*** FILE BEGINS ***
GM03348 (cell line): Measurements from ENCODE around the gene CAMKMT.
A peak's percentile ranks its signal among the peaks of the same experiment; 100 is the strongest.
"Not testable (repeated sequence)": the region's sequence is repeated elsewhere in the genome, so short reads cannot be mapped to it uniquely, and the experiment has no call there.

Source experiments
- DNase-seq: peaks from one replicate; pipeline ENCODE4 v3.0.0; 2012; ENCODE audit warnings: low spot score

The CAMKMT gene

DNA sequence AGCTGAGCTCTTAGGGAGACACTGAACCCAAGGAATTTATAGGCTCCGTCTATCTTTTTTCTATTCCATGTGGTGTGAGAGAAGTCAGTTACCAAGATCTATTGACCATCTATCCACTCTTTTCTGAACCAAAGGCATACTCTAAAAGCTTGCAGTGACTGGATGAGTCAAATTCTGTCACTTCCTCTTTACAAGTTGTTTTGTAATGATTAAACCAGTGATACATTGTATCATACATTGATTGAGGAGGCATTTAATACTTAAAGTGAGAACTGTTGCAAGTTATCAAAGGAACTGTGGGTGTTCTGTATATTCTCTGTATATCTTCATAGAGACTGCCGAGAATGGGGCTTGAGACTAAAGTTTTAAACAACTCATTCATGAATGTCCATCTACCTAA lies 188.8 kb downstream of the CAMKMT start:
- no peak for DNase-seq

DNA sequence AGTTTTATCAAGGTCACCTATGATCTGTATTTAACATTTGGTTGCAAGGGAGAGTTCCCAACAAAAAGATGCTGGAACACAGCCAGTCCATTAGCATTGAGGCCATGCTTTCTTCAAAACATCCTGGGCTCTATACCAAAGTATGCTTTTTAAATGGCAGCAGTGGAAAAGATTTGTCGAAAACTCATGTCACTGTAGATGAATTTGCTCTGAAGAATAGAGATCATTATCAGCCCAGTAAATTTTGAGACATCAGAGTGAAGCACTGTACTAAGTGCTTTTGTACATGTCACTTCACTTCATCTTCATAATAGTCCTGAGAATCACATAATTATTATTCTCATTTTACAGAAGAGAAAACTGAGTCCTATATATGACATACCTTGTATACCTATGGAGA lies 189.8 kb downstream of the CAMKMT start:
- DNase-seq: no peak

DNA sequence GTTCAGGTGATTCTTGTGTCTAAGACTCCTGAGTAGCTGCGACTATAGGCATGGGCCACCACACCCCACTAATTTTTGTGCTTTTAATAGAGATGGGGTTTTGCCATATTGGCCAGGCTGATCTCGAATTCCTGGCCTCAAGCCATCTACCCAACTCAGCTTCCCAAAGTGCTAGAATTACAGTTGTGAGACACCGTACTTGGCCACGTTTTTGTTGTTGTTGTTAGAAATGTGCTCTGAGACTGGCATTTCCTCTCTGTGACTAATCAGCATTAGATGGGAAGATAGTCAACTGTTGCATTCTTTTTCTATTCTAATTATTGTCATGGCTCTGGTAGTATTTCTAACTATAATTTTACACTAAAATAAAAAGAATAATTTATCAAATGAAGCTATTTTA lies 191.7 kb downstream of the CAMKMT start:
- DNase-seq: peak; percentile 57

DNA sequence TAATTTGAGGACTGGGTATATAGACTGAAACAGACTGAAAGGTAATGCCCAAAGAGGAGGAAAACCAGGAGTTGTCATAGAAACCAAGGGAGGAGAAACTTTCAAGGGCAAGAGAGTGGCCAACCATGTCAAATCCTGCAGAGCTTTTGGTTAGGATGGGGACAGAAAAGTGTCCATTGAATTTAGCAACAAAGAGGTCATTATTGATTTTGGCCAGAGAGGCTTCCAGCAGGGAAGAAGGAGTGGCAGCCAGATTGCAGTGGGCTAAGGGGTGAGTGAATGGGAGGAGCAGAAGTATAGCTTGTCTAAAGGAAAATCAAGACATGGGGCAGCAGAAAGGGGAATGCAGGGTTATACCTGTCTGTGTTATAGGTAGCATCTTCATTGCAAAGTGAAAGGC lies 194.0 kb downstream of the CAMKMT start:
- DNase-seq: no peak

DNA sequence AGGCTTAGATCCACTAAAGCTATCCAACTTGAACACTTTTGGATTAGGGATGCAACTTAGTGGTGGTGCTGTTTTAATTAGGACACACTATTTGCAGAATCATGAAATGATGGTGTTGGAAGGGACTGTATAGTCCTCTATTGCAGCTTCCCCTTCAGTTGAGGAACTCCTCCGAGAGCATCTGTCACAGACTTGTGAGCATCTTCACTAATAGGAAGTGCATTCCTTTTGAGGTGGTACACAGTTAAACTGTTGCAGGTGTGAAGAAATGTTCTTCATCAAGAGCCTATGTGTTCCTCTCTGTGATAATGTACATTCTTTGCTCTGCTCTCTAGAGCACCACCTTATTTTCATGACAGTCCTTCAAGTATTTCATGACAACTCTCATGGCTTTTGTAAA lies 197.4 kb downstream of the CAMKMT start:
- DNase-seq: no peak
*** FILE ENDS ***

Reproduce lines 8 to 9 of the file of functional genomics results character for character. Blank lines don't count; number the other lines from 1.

- no peak for DNase-seq

DNA sequence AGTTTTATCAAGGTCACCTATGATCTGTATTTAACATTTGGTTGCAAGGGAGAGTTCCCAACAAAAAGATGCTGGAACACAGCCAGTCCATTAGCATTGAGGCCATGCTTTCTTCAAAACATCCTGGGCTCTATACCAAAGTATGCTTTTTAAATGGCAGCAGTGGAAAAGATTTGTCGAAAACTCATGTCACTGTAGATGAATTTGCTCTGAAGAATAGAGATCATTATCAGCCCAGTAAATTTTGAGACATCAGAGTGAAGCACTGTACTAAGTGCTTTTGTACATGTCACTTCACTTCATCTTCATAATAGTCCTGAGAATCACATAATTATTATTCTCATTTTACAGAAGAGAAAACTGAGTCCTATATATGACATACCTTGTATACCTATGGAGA lies 189.8 kb downstream of the CAMKMT start: